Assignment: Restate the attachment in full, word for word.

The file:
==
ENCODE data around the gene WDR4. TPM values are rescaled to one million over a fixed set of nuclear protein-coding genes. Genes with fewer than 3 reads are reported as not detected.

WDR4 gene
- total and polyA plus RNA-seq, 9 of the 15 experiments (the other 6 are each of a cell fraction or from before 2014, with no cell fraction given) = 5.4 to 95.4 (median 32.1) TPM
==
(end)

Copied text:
ENCODE data around the gene WDR4. TPM values are rescaled to one million over a fixed set of nuclear protein-coding genes. Genes with fewer than 3 reads are reported as not detected.

WDR4 gene
- total and polyA plus RNA-seq, 9 of the 15 experiments (the other 6 are each of a cell fraction or from before 2014, with no cell fraction given) = 5.4 to 95.4 (median 32.1) TPM